carriers, brokers and shippers.
They depleted their savings, took second mortgages on
their homes, and cut corners wherever they could with hopes that rates would rise
consistently high enough to cover their business costs.
They haven’t.
Throughout the history of the trucking industry, the only viable marketplace solution to
erratic fuel prices has been the application of fuel surcharges.
It is a tool used by all of
the large carriers. Many of those carriers are not just recouping their increased fuel
costs.
In many cases fuel surcharges serve as supplemental revenues, the proverbial
icing on the cake.
With the truckload fuel surcharge legislation, Congress is seeking two outcomes: 1) for
smaller motor carriers and owner-operators to have access to fuel surcharges, not for
profit, but for survival; 2) for motor carriers and brokers to pass the surcharges they
collect from shippers through to the people actually paying for the fuel.
Shippers may
not realize that motor carriers and freight brokers often pass just a fraction, if any, of
their surcharges through to the truckers who open their wallets at the pump.
Nothing in the fuel surcharge legislation is not already widely used by large carriers and
accepted by shippers.
The legislation is direct and specific, eliminating any possibly of
conflict and need for legal action.
Except for those companies that refuse to comply
with the law.
The only conclusion I can draw from Mr. Voltman’s prediction that the legislation will
result in numerous lawsuits is that he has very low expectations for his members’
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compliance with laws. This opinion is both disturbing and maybe enlightening to some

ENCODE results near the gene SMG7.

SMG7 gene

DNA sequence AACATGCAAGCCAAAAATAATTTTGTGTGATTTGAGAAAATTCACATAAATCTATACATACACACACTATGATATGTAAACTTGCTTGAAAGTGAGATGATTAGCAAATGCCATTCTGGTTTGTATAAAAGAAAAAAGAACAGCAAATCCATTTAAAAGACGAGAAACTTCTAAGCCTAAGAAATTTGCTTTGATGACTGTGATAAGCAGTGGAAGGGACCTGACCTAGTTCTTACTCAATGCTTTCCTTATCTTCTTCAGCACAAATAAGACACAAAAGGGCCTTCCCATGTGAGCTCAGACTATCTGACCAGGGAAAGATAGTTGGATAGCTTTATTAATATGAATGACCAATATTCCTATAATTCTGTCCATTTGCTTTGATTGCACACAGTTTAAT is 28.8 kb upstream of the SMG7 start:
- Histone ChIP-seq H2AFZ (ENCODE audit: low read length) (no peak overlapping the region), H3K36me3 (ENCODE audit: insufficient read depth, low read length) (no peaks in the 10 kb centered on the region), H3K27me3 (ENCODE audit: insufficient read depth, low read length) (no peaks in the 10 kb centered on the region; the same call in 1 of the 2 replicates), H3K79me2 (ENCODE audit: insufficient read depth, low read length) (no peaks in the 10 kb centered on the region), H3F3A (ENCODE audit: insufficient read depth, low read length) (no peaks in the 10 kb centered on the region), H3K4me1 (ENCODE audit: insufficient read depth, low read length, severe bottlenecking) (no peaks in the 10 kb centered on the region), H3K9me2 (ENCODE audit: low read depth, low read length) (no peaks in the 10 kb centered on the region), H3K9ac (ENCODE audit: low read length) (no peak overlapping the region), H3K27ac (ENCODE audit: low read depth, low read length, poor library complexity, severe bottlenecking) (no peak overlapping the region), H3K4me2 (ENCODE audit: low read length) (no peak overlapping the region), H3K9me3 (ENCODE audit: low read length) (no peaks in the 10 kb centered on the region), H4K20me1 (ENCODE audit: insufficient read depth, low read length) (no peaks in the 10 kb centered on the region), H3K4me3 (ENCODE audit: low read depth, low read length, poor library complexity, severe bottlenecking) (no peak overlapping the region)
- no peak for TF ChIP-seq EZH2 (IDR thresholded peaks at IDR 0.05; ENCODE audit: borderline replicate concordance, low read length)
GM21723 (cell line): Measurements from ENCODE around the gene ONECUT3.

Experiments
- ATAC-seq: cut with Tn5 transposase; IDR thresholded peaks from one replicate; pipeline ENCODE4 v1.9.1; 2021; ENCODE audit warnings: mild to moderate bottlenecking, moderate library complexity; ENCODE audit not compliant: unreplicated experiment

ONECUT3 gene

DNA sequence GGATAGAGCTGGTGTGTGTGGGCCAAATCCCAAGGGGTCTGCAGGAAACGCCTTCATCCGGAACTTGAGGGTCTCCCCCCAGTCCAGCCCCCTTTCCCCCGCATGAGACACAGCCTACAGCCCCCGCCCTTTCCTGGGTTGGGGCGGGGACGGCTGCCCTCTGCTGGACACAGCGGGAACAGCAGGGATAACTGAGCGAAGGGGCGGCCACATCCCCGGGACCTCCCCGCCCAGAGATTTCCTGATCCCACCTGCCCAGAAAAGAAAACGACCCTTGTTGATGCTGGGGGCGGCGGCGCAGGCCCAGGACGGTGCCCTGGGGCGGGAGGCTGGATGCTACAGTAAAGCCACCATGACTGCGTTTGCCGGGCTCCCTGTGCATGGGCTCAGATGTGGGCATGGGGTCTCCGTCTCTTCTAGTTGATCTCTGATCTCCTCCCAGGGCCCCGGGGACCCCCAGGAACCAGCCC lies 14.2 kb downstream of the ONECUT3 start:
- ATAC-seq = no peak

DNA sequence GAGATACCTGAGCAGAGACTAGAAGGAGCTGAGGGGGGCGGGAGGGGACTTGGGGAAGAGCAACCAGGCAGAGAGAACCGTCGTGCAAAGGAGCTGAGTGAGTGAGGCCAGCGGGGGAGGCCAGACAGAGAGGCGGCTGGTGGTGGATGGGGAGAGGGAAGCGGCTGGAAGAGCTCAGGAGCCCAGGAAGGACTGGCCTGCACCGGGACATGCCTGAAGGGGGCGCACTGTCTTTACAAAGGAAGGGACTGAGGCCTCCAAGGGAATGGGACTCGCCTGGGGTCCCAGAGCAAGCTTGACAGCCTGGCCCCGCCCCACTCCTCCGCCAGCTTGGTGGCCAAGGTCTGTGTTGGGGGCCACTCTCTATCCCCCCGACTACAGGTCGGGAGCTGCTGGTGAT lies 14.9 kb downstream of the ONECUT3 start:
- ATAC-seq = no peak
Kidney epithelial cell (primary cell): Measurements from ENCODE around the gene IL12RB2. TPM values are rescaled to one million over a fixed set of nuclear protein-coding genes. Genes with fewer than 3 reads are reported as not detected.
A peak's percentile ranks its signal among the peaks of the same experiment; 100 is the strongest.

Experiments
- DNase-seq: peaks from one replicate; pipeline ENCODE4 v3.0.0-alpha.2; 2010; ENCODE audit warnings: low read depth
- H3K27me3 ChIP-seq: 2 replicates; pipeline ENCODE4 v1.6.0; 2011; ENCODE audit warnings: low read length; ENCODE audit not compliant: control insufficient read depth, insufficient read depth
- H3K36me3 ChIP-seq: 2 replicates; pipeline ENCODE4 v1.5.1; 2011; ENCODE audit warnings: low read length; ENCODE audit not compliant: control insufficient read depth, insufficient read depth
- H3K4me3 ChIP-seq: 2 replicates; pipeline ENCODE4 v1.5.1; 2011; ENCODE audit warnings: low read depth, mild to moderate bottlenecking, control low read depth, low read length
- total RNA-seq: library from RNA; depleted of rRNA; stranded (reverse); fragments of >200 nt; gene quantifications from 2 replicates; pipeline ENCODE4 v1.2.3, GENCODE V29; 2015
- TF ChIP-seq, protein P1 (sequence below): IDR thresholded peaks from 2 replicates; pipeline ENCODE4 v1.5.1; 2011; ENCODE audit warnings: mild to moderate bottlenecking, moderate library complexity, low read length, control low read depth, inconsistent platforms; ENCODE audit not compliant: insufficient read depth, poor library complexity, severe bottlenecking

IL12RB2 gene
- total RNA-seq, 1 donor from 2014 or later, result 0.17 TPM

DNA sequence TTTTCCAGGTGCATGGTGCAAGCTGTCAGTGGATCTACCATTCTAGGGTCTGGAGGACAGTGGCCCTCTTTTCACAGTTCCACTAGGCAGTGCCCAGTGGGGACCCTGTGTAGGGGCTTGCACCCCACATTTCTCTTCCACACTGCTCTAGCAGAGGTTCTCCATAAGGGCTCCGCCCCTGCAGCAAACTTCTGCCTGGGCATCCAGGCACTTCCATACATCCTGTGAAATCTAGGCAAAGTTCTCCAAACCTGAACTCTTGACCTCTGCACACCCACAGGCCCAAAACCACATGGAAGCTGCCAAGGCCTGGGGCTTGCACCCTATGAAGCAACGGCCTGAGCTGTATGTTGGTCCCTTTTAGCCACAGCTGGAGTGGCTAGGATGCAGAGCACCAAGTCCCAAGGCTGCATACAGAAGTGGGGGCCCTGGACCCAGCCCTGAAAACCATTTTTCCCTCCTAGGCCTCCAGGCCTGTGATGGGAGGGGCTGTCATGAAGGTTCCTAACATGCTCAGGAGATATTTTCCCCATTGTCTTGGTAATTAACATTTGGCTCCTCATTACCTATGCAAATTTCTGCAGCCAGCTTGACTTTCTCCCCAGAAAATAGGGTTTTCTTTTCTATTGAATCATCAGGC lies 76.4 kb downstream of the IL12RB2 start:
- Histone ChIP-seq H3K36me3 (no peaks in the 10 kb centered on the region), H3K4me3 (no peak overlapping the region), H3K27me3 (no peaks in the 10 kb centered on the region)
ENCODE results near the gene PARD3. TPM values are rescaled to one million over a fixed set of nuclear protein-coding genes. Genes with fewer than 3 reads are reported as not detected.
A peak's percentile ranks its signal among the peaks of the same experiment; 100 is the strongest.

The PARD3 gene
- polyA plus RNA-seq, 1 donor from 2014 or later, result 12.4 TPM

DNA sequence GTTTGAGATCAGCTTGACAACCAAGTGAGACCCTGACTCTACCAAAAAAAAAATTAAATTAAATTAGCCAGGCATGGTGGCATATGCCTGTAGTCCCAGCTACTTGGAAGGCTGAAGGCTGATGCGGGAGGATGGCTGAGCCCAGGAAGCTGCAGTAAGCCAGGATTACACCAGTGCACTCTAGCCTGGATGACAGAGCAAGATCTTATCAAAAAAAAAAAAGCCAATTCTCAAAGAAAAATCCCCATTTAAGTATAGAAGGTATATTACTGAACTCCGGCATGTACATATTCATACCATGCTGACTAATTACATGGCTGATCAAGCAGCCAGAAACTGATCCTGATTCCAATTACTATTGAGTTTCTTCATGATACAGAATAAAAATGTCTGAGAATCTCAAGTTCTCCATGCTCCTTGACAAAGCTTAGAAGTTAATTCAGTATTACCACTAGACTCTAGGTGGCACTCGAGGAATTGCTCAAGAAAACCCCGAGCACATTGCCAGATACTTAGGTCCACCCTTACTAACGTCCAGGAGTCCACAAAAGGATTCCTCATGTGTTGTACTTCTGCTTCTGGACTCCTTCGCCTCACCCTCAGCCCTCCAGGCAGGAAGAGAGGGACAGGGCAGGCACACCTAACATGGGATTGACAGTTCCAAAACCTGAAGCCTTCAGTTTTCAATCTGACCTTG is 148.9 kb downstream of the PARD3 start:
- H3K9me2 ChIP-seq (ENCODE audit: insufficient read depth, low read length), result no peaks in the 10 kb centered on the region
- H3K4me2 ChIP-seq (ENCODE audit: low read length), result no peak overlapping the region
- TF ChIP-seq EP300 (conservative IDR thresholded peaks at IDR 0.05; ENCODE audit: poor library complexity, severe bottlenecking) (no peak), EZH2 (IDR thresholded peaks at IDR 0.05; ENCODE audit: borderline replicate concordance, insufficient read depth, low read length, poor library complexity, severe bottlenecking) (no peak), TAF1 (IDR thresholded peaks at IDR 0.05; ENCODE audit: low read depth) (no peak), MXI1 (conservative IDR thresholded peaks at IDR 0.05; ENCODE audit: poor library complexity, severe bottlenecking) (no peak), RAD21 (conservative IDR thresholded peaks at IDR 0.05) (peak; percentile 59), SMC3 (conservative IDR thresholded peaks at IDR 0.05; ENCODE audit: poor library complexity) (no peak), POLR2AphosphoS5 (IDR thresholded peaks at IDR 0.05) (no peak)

of us, and merits further scrutiny by those who do business with them.
As to re-regulation?
As Congressman Roy Blunt stated, “This isn’t a request for a re-
regulation of the trucking industry . . . it is a specific tool to be used during times of high
fuel prices.”
No regulatory body plays a role in the implementation or enforcement of the truckload
fuel surcharge legislation. The legislation is in no way governmental rate setting or
market tampering. It simply provides small business truckers with access to the same
mechanism large corporations use to weather spiking fuel prices.
Its rather insightful that the primary opposition being raised to the legislation emanates
from the biggest of the big less-than-truckload carriers who already impose surcharges
and are also raking in record profits.
Perhaps they aspire to be the WalMarts of the
trucking industry – and let the small business trucker be damned.
Small businesses are the backbone of our nation’s ground transportation system.
They
are responsible for the vast majority of our freight hauling capacity.
Their economic
health is necessary if a stable trucking industry is to be available, in good times and
bad, to move freight across the country.
The truckload fuel surcharge legislation will help reduce the instability that has made the
trucking industry less reliable to shippers and to brokers over the past few years.